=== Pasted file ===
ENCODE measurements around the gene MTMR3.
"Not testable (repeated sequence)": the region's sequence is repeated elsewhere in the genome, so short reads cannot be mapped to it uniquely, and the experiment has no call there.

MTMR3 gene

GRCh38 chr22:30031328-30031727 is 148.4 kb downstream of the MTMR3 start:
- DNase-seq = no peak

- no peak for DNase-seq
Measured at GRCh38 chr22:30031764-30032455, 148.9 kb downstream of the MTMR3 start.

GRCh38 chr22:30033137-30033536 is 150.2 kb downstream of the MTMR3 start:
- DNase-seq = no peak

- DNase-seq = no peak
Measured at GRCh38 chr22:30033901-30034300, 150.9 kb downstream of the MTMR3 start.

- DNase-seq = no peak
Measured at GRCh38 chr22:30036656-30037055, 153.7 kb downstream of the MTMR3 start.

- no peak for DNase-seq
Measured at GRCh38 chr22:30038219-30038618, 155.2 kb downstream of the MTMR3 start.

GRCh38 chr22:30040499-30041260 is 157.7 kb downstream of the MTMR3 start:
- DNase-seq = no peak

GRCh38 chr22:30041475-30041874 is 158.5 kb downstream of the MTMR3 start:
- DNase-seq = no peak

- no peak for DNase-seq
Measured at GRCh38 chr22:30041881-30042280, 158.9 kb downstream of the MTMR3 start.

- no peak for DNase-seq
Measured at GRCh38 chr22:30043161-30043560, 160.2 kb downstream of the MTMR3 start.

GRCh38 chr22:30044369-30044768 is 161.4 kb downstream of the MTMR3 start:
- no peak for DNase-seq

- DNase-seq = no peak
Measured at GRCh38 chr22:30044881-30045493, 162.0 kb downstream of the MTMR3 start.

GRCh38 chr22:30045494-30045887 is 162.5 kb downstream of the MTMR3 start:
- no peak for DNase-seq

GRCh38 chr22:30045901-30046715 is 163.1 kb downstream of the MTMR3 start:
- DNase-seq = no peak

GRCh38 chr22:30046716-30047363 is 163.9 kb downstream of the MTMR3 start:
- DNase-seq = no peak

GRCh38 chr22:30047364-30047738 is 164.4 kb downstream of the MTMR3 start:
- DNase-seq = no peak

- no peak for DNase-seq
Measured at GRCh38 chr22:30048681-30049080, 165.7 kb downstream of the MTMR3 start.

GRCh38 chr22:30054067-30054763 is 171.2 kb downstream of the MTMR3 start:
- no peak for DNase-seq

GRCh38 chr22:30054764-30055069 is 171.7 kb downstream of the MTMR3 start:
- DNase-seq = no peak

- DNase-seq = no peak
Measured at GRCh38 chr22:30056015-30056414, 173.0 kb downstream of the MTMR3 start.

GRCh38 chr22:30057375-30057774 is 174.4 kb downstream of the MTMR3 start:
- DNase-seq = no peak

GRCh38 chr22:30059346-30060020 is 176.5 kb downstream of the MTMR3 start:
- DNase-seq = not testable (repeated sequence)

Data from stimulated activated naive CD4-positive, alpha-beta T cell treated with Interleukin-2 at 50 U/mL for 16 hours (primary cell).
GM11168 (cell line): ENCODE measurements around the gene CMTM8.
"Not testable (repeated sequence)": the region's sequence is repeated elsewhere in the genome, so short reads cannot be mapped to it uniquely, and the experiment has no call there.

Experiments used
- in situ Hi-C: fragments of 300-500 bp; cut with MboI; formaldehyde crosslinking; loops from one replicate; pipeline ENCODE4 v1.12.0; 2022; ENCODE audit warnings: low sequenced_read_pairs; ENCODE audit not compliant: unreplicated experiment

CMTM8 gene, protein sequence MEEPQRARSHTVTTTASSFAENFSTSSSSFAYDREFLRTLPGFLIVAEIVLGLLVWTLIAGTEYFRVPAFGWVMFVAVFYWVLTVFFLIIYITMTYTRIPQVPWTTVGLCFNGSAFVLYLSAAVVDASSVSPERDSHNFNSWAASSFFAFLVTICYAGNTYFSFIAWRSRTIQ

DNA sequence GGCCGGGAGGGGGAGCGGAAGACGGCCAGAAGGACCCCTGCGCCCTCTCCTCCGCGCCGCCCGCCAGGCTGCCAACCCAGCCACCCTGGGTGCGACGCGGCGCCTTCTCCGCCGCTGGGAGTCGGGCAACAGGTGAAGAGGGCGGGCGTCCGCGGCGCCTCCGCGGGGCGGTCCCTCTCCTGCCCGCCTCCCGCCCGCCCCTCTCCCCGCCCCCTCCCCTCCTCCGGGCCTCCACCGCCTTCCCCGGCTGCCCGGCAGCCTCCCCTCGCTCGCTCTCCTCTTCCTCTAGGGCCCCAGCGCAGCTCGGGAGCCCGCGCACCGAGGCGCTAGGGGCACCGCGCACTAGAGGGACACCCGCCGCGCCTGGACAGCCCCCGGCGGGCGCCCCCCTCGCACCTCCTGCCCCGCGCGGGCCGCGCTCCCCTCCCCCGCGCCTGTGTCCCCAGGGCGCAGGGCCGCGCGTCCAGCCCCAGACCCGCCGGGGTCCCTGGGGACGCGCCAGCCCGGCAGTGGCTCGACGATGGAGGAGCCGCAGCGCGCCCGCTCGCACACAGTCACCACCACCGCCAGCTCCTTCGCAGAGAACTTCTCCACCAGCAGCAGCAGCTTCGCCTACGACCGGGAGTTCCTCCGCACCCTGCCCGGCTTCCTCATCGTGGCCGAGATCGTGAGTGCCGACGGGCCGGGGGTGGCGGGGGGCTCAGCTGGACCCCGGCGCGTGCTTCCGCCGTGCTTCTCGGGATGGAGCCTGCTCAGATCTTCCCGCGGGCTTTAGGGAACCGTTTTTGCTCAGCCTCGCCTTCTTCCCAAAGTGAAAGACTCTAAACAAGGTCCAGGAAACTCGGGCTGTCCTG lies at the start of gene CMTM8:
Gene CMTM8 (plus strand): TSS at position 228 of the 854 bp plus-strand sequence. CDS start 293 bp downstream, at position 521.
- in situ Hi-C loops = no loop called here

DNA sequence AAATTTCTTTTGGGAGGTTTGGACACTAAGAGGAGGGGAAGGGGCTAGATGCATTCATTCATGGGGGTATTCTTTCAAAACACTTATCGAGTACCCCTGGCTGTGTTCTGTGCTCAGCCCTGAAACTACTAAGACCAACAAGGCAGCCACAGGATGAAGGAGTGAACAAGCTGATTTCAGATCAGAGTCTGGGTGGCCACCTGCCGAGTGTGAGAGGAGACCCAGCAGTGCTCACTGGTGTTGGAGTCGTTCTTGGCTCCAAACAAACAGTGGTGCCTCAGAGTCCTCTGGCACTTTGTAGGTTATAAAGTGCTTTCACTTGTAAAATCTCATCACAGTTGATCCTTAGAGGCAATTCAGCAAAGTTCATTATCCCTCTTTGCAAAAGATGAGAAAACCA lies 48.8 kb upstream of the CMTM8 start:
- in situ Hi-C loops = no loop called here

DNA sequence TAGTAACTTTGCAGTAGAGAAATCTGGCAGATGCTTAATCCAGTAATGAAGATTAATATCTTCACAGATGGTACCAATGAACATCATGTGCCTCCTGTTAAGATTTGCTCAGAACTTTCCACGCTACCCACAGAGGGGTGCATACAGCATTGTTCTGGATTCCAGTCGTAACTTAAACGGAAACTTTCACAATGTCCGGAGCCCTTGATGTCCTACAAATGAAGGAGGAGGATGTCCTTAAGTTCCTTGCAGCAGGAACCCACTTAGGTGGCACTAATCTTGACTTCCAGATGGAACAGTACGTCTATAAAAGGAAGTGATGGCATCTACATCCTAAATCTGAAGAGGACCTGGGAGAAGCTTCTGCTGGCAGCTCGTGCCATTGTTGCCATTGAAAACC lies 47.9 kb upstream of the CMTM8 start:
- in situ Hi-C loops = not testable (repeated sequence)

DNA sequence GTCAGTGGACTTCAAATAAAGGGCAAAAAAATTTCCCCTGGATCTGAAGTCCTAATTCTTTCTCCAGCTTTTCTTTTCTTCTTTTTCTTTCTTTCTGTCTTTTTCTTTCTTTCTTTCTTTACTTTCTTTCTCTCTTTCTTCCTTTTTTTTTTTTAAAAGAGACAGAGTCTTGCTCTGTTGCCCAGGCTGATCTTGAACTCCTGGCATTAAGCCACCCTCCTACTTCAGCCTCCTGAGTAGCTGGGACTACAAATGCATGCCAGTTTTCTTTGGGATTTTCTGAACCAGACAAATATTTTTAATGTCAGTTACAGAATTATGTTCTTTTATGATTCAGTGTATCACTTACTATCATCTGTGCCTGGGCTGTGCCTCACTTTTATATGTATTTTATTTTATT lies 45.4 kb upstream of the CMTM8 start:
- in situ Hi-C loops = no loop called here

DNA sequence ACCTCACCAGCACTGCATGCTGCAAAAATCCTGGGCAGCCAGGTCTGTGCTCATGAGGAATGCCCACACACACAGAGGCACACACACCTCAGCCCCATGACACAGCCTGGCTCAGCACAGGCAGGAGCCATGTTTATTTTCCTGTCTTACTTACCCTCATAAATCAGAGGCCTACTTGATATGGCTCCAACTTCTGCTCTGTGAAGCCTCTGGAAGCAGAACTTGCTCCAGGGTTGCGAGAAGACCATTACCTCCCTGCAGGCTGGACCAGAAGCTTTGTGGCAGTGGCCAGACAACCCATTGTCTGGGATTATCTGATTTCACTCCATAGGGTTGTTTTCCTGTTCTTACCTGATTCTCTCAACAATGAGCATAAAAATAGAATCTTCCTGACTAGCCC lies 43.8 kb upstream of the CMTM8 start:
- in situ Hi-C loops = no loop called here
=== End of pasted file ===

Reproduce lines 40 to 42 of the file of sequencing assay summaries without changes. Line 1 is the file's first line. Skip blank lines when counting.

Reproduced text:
GRCh38 chr22:30054764-30055069 is 171.7 kb downstream of the MTMR3 start:
- DNase-seq = no peak

- DNase-seq = no peak